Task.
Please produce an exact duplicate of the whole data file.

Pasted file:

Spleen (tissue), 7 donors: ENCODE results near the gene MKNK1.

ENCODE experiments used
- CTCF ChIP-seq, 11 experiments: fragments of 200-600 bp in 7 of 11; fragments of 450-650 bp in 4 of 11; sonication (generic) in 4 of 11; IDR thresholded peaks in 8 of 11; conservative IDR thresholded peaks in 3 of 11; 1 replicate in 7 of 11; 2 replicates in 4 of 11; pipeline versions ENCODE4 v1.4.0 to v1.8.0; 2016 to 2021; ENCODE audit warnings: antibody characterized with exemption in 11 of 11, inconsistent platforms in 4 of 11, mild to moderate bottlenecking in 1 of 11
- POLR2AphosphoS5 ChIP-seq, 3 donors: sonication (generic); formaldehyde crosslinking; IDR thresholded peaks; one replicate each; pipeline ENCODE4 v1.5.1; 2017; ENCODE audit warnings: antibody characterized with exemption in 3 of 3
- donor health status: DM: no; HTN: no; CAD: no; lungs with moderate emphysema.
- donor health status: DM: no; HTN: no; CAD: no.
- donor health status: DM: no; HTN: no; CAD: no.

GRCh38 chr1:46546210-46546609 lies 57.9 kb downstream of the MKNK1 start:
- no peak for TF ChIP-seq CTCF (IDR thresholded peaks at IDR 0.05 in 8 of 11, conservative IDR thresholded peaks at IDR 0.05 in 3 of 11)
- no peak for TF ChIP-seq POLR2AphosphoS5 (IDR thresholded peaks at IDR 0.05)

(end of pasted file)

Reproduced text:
Spleen (tissue), 7 donors: ENCODE results near the gene MKNK1.

ENCODE experiments used
- CTCF ChIP-seq, 11 experiments: fragments of 200-600 bp in 7 of 11; fragments of 450-650 bp in 4 of 11; sonication (generic) in 4 of 11; IDR thresholded peaks in 8 of 11; conservative IDR thresholded peaks in 3 of 11; 1 replicate in 7 of 11; 2 replicates in 4 of 11; pipeline versions ENCODE4 v1.4.0 to v1.8.0; 2016 to 2021; ENCODE audit warnings: antibody characterized with exemption in 11 of 11, inconsistent platforms in 4 of 11, mild to moderate bottlenecking in 1 of 11
- POLR2AphosphoS5 ChIP-seq, 3 donors: sonication (generic); formaldehyde crosslinking; IDR thresholded peaks; one replicate each; pipeline ENCODE4 v1.5.1; 2017; ENCODE audit warnings: antibody characterized with exemption in 3 of 3
- donor health status: DM: no; HTN: no; CAD: no; lungs with moderate emphysema.
- donor health status: DM: no; HTN: no; CAD: no.
- donor health status: DM: no; HTN: no; CAD: no.

GRCh38 chr1:46546210-46546609 lies 57.9 kb downstream of the MKNK1 start:
- no peak for TF ChIP-seq CTCF (IDR thresholded peaks at IDR 0.05 in 8 of 11, conservative IDR thresholded peaks at IDR 0.05 in 3 of 11)
- no peak for TF ChIP-seq POLR2AphosphoS5 (IDR thresholded peaks at IDR 0.05)